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PostPosted: Mon Aug 21, 2017 3:27 pm 
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Was wondering everyone's thoughts regarding a Cessna 172 -

Startup:

Master On - Engine On - Avionics On

Shutdown:

Avionics Off - Mixture Lean - Master Off

===================

When doing the live mag check before shut down, I have seen two variations:

1) Left, Back to Both, Right, Back to Both

2) Left, back to Both, Right, Back to Both, OFF , back to Both

- In variation 2) is that not essentially turning the engine off and back on with the avionics still on ?

There does not seem to be a clear consensus on this issue, just thought I would see everyone's point of view.

What would happen if you left the avionics on, turned off the engine and the master ?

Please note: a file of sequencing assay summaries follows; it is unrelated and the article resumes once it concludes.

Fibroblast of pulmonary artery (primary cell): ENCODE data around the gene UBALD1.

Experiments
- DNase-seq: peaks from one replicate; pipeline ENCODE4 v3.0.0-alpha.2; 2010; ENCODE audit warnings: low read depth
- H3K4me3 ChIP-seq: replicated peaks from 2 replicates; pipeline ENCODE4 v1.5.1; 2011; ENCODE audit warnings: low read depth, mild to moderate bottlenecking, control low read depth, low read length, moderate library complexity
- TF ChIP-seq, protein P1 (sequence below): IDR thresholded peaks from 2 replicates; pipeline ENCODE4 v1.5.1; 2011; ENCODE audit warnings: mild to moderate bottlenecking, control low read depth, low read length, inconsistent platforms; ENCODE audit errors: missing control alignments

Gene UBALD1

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PostPosted: Mon Aug 21, 2017 3:42 pm 
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The reasons for not having the avionics on when you start the engine include 1) not having any unnecessary drain while the starter is engaged as it reduces the power available to start the engine and more importantly 2) reducing the exposure of the avionics to higher voltages that are generated by the alternator when it first starts spinning, it can spike until it starts to smooth out and regulate.

Switching the avionics off before you shut down the engine is less important because there is less chance of a high voltage surge as a result.